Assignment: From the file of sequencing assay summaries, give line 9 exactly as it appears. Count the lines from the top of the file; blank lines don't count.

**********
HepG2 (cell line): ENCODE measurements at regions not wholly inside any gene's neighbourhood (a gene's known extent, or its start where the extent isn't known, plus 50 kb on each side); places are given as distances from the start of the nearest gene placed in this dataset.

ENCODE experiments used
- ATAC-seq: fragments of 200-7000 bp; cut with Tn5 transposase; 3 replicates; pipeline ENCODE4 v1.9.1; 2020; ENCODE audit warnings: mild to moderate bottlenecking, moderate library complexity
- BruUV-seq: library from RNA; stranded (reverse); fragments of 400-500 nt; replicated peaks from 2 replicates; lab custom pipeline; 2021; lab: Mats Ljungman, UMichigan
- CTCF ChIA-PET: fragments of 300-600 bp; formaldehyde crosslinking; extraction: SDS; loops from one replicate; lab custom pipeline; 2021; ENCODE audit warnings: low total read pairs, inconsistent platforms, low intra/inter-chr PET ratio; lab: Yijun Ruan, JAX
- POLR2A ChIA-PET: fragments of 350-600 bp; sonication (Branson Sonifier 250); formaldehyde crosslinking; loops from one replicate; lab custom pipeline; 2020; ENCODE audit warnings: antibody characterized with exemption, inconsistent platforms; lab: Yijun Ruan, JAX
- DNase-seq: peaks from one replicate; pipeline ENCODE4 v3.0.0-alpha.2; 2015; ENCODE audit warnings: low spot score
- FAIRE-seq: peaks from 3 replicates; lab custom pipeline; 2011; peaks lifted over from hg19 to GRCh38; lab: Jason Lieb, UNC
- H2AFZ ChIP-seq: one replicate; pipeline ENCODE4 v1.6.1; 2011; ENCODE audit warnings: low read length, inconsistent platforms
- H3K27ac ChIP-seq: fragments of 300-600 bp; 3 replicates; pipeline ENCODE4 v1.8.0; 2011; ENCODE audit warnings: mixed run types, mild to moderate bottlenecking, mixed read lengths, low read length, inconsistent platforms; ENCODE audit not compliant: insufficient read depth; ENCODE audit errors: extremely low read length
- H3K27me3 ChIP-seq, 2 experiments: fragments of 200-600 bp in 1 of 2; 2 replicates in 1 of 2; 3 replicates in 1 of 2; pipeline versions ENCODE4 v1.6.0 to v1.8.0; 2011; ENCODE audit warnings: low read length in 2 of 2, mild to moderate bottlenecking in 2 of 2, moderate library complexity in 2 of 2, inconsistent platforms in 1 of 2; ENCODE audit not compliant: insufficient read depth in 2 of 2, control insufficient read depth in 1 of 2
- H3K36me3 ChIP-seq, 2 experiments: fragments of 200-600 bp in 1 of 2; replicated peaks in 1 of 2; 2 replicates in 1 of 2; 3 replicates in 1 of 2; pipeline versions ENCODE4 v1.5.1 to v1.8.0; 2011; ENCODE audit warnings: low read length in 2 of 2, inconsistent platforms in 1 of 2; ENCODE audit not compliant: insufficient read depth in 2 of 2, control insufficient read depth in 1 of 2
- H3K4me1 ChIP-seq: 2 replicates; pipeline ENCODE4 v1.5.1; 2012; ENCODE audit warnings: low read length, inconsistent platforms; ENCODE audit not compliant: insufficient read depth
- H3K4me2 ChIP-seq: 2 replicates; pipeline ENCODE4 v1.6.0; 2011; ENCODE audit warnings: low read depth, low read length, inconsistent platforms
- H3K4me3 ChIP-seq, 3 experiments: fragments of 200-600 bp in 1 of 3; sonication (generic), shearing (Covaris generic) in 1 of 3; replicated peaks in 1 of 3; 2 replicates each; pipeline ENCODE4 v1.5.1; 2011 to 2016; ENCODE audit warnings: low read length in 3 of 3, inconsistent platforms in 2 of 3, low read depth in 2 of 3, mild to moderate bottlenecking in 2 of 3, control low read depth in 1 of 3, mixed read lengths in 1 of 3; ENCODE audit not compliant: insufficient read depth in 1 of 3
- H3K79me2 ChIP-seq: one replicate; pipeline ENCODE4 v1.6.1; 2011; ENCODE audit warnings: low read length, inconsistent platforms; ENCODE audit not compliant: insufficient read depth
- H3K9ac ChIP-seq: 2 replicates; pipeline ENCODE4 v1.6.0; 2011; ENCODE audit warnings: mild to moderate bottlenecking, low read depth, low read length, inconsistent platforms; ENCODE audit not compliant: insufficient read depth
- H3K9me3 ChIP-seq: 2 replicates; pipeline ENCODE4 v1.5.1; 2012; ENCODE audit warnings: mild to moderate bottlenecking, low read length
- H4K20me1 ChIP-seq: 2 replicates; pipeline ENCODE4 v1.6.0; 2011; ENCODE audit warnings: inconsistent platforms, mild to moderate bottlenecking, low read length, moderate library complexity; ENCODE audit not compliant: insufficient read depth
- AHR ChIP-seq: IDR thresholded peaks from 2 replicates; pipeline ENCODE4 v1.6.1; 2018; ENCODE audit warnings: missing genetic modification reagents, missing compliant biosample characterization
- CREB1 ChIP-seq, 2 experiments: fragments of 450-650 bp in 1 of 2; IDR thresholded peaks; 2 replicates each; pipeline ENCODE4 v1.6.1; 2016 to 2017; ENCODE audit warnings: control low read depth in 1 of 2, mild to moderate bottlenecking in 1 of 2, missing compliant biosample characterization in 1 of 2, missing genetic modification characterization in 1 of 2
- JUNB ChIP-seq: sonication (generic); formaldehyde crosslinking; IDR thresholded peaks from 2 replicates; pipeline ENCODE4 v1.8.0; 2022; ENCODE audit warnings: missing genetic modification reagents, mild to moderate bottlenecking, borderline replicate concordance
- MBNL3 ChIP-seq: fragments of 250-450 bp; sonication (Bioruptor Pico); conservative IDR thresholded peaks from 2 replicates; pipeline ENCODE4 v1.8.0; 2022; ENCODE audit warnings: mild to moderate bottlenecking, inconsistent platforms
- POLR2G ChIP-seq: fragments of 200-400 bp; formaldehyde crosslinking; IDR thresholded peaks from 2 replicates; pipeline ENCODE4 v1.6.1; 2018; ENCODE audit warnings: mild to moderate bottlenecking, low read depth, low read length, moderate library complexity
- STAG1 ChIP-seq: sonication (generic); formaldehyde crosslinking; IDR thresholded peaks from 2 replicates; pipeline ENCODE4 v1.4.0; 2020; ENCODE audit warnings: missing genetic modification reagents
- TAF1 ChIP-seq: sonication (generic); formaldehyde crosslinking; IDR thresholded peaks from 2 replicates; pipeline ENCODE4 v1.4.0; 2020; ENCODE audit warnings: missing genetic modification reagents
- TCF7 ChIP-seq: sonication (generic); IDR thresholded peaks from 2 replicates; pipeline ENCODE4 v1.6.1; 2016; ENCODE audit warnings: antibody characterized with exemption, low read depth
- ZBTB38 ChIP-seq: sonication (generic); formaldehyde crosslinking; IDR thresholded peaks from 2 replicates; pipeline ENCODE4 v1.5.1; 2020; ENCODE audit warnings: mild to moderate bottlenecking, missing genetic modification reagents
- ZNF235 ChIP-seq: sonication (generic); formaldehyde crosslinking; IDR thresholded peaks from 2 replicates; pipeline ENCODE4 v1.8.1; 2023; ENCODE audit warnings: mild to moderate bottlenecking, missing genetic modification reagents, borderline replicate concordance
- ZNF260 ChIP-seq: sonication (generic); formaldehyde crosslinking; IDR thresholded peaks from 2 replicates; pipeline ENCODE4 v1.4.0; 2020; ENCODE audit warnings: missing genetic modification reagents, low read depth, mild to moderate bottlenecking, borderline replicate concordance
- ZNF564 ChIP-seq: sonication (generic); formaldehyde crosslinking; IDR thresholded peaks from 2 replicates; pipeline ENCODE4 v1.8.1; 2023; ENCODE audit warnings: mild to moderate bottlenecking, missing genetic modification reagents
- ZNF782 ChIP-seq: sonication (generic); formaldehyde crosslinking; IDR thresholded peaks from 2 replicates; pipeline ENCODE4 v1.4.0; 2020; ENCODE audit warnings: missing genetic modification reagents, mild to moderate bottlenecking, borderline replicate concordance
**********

- H2AFZ ChIP-seq: one replicate; pipeline ENCODE4 v1.6.1; 2011; ENCODE audit warnings: low read length, inconsistent platforms